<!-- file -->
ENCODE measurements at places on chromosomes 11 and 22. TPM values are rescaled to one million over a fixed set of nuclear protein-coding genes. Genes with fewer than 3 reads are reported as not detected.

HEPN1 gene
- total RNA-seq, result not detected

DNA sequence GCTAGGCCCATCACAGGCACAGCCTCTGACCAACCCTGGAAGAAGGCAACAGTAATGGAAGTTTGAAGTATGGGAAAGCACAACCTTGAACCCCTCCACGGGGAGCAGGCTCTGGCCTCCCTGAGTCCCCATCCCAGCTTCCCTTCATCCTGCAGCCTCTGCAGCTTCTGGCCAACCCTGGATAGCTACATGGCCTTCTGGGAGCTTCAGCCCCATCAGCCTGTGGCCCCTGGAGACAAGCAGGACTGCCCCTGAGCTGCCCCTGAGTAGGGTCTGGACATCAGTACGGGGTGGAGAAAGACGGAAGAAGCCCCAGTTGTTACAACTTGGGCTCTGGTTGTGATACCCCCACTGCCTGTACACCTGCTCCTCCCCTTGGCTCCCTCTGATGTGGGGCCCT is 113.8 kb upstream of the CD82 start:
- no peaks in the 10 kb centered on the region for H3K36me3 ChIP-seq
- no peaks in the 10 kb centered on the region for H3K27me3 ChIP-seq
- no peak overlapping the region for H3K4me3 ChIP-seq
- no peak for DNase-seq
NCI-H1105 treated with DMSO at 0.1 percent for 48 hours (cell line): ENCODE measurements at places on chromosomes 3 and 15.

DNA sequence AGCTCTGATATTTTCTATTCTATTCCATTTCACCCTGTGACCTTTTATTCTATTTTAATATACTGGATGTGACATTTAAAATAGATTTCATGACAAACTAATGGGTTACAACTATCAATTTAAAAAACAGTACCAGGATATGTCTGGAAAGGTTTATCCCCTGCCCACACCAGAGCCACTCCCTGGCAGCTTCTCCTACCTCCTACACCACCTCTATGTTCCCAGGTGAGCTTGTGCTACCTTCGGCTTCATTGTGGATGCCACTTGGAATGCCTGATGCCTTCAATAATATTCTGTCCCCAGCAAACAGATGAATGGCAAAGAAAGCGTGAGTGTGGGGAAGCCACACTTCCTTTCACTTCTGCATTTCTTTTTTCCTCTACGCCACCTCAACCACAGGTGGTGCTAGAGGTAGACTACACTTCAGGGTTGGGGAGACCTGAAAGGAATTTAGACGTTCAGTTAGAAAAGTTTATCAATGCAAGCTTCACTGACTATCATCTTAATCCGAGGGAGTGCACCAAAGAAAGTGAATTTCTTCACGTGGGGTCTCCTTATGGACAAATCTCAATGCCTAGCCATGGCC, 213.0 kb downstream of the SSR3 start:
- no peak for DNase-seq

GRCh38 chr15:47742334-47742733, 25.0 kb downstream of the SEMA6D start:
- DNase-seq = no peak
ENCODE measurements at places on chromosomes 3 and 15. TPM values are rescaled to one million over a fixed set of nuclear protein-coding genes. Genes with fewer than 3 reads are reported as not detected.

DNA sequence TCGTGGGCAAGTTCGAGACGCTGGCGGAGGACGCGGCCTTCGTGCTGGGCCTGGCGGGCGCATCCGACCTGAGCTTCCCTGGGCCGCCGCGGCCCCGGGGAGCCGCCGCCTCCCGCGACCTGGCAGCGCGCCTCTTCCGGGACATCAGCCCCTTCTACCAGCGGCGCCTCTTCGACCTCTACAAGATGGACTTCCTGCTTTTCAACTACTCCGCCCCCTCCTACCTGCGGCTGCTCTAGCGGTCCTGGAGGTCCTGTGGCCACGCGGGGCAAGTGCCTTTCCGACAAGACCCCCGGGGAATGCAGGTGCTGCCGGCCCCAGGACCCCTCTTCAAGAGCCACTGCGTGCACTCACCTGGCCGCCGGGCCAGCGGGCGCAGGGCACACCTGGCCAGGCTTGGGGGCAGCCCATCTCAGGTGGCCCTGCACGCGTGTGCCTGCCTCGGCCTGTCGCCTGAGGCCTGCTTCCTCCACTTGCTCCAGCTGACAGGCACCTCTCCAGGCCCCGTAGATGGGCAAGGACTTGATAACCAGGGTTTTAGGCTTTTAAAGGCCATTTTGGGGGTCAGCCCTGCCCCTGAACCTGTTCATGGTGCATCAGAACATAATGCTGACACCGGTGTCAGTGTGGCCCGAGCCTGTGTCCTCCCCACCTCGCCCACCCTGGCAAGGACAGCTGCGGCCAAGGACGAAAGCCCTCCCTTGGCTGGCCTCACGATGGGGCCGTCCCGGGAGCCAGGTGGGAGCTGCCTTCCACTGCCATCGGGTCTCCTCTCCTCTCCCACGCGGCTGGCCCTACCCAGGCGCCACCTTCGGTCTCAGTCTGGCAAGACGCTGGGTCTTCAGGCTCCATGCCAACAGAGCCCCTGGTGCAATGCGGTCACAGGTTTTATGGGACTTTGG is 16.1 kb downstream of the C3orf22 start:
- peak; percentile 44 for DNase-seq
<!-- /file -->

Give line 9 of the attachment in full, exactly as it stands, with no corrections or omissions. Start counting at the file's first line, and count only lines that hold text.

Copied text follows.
NCI-H1105 treated with DMSO at 0.1 percent for 48 hours (cell line): ENCODE measurements at places on chromosomes 3 and 15.